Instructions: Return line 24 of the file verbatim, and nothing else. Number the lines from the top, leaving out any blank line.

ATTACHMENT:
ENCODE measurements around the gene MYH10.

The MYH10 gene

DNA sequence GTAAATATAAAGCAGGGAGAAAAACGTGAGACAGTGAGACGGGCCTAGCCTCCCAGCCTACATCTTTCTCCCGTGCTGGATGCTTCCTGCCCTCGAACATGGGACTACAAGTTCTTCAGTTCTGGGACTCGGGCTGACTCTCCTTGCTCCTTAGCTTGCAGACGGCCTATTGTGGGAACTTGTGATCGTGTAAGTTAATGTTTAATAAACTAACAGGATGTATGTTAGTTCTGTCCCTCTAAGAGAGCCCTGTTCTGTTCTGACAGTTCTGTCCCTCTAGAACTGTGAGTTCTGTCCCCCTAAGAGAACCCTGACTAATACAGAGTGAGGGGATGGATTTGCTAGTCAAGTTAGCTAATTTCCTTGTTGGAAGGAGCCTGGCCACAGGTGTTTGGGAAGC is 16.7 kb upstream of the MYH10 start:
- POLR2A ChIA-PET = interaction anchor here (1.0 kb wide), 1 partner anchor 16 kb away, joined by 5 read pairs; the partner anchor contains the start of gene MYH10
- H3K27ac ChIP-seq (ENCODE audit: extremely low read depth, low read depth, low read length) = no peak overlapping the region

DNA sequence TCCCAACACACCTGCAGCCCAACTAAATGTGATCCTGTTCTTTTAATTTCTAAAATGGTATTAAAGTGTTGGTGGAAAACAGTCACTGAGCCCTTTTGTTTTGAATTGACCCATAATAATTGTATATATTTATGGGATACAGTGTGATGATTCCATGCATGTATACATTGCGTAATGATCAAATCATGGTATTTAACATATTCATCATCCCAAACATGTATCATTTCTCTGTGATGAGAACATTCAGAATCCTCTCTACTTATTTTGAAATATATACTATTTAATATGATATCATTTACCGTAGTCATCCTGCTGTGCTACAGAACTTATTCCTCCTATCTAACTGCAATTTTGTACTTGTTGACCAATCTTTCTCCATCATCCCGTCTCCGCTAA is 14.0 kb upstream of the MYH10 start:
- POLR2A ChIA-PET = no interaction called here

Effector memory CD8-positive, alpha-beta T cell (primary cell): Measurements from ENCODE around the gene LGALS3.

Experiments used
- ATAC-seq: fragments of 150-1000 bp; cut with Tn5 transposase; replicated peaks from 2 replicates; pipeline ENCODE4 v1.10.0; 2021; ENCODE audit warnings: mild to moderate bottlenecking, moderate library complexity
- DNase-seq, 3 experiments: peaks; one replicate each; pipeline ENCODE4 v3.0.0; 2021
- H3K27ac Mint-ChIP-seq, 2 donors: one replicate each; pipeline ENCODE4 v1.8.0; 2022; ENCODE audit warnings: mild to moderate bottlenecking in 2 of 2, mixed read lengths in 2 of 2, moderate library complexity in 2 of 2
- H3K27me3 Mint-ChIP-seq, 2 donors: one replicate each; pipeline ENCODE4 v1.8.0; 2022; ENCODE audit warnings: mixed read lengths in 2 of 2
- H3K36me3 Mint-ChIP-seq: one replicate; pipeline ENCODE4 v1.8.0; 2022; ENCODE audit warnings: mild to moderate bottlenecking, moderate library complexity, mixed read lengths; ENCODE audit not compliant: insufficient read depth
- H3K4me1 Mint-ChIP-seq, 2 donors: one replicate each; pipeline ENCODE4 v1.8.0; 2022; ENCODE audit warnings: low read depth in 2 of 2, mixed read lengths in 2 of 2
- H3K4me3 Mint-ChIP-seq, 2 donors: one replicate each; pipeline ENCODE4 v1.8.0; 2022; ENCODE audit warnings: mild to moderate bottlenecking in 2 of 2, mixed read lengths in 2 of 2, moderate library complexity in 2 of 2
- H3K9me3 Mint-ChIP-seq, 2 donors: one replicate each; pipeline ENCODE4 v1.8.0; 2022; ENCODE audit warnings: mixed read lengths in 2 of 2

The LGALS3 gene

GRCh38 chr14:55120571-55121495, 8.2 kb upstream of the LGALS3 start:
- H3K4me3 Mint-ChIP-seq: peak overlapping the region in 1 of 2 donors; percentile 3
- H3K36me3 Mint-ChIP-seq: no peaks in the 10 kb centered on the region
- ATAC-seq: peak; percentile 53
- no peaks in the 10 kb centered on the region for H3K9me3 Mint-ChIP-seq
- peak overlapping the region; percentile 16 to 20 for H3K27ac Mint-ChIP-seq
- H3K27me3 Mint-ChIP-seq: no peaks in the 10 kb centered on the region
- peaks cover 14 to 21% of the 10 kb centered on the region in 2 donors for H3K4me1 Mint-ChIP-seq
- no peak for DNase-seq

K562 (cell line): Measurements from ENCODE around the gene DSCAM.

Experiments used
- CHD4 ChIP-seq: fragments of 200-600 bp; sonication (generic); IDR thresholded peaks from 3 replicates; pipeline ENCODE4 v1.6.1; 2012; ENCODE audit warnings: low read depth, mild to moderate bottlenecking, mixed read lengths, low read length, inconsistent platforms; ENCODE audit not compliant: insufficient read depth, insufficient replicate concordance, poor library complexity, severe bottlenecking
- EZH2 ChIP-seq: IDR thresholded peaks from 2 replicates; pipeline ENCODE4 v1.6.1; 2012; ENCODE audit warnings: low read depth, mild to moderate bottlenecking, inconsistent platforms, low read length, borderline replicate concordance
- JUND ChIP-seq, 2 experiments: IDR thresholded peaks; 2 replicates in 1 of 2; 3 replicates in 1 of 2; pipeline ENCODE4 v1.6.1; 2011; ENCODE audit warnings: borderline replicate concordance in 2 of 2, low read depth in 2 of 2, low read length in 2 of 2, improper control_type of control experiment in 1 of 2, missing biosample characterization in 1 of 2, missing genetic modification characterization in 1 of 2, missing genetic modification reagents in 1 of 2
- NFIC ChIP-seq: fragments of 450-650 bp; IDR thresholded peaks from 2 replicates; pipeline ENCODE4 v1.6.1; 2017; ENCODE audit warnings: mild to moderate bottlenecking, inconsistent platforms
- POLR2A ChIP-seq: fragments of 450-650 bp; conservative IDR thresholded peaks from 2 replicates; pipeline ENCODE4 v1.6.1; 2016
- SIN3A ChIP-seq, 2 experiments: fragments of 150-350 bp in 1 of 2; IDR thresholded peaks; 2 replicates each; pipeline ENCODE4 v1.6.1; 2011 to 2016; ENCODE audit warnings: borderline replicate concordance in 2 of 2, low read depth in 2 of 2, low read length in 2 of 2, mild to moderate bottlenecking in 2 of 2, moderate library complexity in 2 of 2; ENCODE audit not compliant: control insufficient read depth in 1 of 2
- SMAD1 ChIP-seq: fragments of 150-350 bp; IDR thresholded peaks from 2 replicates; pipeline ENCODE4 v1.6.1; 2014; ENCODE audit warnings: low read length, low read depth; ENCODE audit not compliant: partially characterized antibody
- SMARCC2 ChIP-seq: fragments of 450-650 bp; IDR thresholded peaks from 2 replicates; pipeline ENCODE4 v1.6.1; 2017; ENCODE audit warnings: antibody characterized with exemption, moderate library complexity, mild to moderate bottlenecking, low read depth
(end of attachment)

- peak overlapping the region; percentile 16 to 20 for H3K27ac Mint-ChIP-seq